Meanwhile, place 1.8 litres/63fl oz/7½ cups of water in a large saucepan and add the spices and salt, then bring to the boil and stir in the rice. Cook for 8 minutes. After the first 4 minutes, reduce the heat to medium-low and continue to cook for the remaining 4 minutes. Turn off the heat and drain.

Put the remaining ghee, butter or spread in a deep saucepan and scatter over one-third of the rice followed by 1 teaspoon of the saffron water and 1 teaspoon of the rose water. Scatter over one-third of the mint, coriander and fried onions, followed by one-third of the curry. Repeat the same process until everything has been used.

Cover the pan with aluminium foil, put over a low heat and cook for 8 minutes. Turn off the heat and let the biryani rest for 5 minutes, then remove the foil and divide between four serving bowls. Serve at once.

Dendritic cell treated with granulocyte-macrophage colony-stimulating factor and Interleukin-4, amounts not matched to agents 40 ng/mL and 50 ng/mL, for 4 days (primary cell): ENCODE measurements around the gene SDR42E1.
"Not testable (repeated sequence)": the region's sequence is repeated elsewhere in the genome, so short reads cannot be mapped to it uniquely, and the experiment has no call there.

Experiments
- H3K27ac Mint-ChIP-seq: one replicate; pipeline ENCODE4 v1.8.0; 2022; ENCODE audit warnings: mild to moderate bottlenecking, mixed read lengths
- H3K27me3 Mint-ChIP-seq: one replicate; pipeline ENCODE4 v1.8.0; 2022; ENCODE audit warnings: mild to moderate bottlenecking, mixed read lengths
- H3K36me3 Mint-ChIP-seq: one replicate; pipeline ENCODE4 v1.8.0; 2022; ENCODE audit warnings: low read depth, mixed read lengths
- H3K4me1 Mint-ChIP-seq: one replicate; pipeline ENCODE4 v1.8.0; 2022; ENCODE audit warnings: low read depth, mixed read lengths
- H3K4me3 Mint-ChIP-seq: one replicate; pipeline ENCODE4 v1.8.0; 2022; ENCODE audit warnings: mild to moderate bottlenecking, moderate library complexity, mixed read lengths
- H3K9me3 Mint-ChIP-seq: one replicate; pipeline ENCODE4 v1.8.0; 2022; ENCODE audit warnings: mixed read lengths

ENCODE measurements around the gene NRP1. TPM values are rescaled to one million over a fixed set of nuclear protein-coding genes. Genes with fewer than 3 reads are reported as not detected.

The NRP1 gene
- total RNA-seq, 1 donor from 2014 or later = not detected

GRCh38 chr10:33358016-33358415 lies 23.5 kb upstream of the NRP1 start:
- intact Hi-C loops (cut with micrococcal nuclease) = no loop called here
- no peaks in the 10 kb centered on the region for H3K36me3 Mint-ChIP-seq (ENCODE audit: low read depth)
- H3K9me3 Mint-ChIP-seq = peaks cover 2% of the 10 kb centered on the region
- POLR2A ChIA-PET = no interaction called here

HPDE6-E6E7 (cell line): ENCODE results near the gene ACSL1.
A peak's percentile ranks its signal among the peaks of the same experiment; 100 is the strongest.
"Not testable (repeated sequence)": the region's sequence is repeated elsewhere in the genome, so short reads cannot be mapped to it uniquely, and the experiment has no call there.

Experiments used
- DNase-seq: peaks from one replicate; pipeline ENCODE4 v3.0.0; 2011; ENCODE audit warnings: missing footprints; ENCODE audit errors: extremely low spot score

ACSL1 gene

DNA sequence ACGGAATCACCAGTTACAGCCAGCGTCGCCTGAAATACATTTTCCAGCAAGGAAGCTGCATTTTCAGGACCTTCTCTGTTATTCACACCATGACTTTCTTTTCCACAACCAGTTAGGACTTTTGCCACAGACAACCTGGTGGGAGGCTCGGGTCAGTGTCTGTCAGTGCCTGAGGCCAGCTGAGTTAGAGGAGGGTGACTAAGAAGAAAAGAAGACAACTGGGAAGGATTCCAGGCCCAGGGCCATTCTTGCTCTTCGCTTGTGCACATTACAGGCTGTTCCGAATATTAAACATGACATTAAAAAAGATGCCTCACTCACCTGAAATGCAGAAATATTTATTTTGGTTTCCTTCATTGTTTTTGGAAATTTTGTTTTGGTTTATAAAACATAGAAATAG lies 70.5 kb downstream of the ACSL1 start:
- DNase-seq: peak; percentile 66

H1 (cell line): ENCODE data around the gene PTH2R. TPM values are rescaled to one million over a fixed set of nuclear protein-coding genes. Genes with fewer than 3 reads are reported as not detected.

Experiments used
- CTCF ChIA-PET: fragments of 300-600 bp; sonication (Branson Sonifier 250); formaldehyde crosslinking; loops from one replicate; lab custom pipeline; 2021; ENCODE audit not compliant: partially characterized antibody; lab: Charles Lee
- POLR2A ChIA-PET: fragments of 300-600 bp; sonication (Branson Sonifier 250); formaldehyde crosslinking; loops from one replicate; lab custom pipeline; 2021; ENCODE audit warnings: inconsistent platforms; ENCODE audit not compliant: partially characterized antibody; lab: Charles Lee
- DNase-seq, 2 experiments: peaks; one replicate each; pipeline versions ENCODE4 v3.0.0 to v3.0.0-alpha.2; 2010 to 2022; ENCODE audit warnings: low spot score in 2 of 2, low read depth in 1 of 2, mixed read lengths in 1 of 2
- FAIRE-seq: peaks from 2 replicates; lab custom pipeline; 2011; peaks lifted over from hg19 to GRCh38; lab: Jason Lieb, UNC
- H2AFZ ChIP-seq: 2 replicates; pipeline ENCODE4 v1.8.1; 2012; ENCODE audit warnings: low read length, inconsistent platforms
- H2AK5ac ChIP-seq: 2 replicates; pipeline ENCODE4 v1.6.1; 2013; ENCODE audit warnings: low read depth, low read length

Image: Luke J Albert

Cook more from this book
Prawn Pad Thai by Norman Musa

Read our review 
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Smoky and Spicy Shrimp with Anchovy Butter and Fregola by Colu Henry

SmokyAndSpicyShrimp_p111a_ColuCooks_p111a

It’s all right there for you in the title. Sweet shrimp is sautéed until just cooked through, and fregola (a tiny toasted pasta from Sardinia) is added to the pot to toast in the melted anchovy butter and spices with some cherry tomatoes. I love Calabrian chiles packed in oil and use them here for some punchy heat, but if red pepper flakes are within closer reach feel free to use them instead. Once the fregola finishes cooking, return the shrimp to the pot to warm them through and serve straight from the pan. Serve with many bottles of chilled red wine.

Serves: 4
Time: 30 minutes

INGREDIENTS
1 pound (455 g) extra-large or jumbo shrimp, peeled and deveined
Kosher salt and freshly ground black pepper
¼ cup (½ stick/55 g) unsalted butter
4 cloves garlic, thinly sliced
4 oil-packed anchovies
3 Calabrian chiles, roughly chopped, or 1 teaspoon red pepper flakes
½ teaspoon smoked paprika
2 tablespoons tomato paste
1 pint (290 g) cherry or Sungold tomatoes
1½ cups (270 g) fregola